Once you have evaded paying taxes and haven’t filed tax returns, criminal law will apply to you, warns attorney on the celebrity’s woes.
Team Bonang Matheba’s optimism on the outcome of engagements with the taxman on the television personality and businesswoman’s tax woes could come to nothing, a tax attorney has cautioned.
Jean du Toit, tax attorney at Tax Consulting South Africa, said Matheba will unfortunately have to let the law run its course.
“We have noted from the media that Matheba’s team is engaging with Sars to correct her previous non-compliance. Unfortunately, this may not be enough and Matheba will have to let the law run its course.
“Given that this is a criminal matter, the mitigating factors are underlined by criminal law, as opposed to the Tax Administration Act [TAA],” he said.
Matheba, 31, is facing fraud charges after she allegedly failed to pay personal tax between 2008 and 2017 and company tax between 2014 and 2017.
Last week, the Johannesburg Commercial Crimes Court granted her a postponement until November 27, for her to file representations with the National Prosecuting Authority.
Du Toit said insofar as Matheba’s failure to submit returns, the TAA criminalises failure to submit returns and may attract a fine or imprisonment of up to two years.
He said the Act also criminalises tax evasion and may attract imprisonment of up to five years.
Du Toit said ignorance was never a defence and it would not spare Matheba.
He said that, given that this was a criminal matter, the mitigating factors were underlined by criminal law, as opposed to the TAA.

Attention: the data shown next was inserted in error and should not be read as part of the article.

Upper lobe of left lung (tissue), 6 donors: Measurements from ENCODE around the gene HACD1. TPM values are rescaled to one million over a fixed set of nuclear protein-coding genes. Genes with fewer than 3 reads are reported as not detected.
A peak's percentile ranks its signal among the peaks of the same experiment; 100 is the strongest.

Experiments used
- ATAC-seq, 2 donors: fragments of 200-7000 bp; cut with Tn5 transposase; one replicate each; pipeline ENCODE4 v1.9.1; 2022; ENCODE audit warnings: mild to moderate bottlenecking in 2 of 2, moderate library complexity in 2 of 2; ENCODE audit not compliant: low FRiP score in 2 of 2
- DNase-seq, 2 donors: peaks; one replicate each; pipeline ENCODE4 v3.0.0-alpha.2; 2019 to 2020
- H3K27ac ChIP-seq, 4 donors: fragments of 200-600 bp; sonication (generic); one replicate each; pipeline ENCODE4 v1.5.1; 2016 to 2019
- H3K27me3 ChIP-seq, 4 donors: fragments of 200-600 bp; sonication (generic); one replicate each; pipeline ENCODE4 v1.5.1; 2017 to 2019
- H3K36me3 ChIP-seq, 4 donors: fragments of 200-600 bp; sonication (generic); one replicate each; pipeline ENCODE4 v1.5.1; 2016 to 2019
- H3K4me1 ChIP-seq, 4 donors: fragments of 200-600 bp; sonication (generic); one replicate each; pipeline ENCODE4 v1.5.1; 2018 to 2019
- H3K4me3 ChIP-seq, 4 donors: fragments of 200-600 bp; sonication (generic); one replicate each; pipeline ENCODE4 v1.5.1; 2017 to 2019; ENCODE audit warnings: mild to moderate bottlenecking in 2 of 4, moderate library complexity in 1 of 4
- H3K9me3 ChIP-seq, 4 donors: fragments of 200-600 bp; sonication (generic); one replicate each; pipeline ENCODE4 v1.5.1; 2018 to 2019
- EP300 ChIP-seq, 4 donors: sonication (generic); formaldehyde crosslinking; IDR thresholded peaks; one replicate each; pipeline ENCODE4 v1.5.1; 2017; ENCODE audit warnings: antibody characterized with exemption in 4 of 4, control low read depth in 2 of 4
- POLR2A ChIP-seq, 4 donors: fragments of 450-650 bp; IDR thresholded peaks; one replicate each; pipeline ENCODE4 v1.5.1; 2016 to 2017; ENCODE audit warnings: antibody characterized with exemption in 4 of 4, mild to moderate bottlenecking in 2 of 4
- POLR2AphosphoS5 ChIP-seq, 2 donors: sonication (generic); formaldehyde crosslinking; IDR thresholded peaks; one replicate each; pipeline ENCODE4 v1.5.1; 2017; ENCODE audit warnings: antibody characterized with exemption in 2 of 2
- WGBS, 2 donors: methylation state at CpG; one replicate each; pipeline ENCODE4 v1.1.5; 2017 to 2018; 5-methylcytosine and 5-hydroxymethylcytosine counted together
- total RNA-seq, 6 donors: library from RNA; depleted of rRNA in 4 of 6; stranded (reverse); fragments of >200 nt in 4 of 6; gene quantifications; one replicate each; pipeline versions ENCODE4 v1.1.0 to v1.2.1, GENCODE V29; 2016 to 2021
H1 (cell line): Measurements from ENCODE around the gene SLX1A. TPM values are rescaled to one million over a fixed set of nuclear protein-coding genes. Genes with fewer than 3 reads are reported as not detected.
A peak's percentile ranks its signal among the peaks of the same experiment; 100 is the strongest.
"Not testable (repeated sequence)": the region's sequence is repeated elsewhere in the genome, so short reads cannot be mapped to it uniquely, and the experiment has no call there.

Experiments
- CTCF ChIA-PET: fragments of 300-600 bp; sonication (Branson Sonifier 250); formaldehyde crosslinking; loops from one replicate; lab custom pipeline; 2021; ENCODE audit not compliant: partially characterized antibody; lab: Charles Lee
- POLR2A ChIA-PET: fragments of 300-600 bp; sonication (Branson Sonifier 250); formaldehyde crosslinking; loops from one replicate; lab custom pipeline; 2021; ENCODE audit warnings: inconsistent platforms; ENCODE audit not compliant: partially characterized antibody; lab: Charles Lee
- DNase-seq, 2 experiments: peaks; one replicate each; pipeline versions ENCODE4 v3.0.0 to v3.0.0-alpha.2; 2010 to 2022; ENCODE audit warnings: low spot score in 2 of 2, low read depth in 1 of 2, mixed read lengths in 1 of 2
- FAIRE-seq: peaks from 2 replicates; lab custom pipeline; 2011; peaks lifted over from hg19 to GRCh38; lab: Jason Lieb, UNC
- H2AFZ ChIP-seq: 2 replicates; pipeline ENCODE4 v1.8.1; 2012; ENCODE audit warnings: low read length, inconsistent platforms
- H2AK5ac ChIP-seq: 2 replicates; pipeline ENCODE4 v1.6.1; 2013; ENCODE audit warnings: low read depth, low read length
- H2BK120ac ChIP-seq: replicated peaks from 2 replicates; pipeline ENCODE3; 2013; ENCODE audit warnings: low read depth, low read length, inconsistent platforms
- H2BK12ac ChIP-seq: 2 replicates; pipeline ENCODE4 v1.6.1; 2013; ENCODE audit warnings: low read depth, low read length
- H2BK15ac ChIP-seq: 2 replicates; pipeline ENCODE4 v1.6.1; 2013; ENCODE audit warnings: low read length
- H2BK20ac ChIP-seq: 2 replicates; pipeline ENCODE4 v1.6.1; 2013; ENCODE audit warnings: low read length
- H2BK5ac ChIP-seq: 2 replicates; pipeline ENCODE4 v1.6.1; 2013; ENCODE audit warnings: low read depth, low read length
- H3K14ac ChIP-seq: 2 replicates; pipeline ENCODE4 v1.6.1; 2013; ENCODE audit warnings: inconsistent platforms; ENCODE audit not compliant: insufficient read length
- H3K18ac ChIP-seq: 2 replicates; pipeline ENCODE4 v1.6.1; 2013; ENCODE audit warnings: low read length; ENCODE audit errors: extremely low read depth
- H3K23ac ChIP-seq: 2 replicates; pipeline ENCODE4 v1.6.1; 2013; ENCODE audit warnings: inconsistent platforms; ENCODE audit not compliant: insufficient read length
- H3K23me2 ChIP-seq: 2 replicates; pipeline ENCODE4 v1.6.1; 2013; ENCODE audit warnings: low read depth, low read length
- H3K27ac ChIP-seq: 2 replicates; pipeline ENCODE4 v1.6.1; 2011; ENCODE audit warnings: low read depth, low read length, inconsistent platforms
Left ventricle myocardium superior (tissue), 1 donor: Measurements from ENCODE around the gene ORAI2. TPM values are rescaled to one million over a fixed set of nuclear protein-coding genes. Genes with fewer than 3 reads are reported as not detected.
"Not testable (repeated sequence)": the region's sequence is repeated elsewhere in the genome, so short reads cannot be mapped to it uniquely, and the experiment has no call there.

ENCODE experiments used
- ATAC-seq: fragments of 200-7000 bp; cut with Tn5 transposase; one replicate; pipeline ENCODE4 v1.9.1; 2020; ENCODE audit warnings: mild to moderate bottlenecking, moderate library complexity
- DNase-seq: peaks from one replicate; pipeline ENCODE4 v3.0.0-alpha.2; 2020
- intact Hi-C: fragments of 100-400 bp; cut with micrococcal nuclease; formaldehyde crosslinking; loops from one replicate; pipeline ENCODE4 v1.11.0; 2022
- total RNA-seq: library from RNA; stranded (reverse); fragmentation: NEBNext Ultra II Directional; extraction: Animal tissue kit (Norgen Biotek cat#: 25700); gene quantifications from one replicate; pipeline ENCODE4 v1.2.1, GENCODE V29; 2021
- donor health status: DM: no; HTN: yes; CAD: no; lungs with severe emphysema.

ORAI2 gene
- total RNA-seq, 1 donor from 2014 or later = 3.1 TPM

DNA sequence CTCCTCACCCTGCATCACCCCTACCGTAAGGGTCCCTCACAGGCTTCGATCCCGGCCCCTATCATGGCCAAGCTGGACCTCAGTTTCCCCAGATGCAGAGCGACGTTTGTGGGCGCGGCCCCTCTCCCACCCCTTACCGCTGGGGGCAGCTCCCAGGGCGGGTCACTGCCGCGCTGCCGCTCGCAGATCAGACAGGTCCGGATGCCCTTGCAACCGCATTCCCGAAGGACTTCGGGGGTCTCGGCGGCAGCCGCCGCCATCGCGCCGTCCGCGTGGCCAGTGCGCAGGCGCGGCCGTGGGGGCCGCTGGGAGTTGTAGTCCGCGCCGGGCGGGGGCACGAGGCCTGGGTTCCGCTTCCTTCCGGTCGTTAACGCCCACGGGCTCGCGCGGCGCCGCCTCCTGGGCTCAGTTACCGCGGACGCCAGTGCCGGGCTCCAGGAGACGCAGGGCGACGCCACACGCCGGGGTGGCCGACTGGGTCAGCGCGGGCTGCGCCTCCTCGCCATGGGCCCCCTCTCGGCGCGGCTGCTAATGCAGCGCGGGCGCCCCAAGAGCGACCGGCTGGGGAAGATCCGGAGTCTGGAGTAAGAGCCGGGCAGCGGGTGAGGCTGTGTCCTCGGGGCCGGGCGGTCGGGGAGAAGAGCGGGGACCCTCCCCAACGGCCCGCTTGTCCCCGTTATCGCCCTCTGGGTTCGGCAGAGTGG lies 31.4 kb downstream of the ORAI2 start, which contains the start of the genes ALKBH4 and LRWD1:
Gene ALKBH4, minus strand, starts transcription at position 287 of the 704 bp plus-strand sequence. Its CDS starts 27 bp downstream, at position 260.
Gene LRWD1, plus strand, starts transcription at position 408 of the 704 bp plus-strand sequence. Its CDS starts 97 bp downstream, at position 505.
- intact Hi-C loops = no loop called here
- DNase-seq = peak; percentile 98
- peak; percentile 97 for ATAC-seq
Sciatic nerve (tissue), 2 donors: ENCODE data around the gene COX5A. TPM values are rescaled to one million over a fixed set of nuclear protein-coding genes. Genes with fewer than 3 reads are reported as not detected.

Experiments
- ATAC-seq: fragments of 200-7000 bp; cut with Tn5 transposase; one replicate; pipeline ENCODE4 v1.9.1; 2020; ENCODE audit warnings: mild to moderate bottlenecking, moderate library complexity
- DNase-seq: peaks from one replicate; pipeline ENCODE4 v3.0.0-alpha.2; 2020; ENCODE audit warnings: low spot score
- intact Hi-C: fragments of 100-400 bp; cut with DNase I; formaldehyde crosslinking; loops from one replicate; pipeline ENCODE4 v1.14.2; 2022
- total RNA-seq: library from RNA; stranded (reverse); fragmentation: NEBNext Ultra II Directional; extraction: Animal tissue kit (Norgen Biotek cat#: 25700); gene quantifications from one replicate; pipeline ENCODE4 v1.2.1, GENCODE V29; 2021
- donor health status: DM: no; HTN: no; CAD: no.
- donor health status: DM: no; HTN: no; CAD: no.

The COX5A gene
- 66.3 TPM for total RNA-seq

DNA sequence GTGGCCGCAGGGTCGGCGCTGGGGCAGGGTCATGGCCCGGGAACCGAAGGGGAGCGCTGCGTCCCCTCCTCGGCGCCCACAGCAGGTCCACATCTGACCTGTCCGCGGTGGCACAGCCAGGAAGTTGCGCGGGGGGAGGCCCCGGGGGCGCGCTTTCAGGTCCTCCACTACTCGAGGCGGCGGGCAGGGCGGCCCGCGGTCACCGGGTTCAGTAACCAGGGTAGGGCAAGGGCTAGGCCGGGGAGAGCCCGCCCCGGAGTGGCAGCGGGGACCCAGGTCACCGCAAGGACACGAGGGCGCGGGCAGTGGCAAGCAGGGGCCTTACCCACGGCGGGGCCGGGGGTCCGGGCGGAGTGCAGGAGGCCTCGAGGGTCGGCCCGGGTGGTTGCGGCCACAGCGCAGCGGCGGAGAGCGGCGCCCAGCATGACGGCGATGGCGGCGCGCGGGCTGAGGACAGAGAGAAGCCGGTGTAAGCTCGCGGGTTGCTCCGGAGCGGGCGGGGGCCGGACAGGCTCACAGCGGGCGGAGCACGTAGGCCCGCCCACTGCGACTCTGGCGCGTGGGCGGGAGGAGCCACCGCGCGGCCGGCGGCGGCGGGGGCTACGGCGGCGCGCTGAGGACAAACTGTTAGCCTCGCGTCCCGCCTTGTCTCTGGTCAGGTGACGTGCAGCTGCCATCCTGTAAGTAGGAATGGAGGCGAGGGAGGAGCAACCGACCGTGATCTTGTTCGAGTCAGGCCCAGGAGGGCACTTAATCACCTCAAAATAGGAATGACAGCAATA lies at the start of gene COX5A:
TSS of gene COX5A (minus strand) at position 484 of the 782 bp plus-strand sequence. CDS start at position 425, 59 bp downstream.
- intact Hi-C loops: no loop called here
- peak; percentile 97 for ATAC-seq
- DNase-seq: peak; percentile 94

Du Toit, however, lamented that it appeared taxpayers were not always treated equally, saying some, such as Matheba, faced the consequences of non-compliance, while others were left untouched.
“We have made submissions on this very aspect to the Nugent commission, where we highlighted that it may negatively impact taxpayer morality if there is a widespread perception that certain taxpayers are given favourable treatment.
“We hope that this may be addressed in the commission’s final report,” he said. The Nugent Commission is probing Sars’ operations during Tom Moyane’s tenure as commissioner. Matheba’s manager, David Phillips, could not be reached for comment.
Is the compliance rate on the increase or not?
Sars: For tax season this year, which is the period in which individual taxpayers are required to submit their personal income tax returns, Sars received 5.7 million tax returns, which is 2% more than last year.
What are the penalties of not complying with tax laws?
Sars: If we are late with our individual personal income tax returns, administrative penalties ranging between R250 and R5 000 are applied.
The Citizen: What long-term consequences are there for being guilty of tax evasion?
Sars: When tax crime is detected, an investigation is launched by Sars and the case is escalated to the National Prosecuting Authority for prosecution.
The Citizen: How does one avoid being on the wrong side of tax law?
Sars: Find out which taxes apply to you. This can be done at a Sars branch or the contact centre. Tegister for the taxes that apply to you and file your personal income tax return if you earn an income above the tax threshold of R350,000 per year– only people who earn above this threshold are required to submit a personal income tax return.
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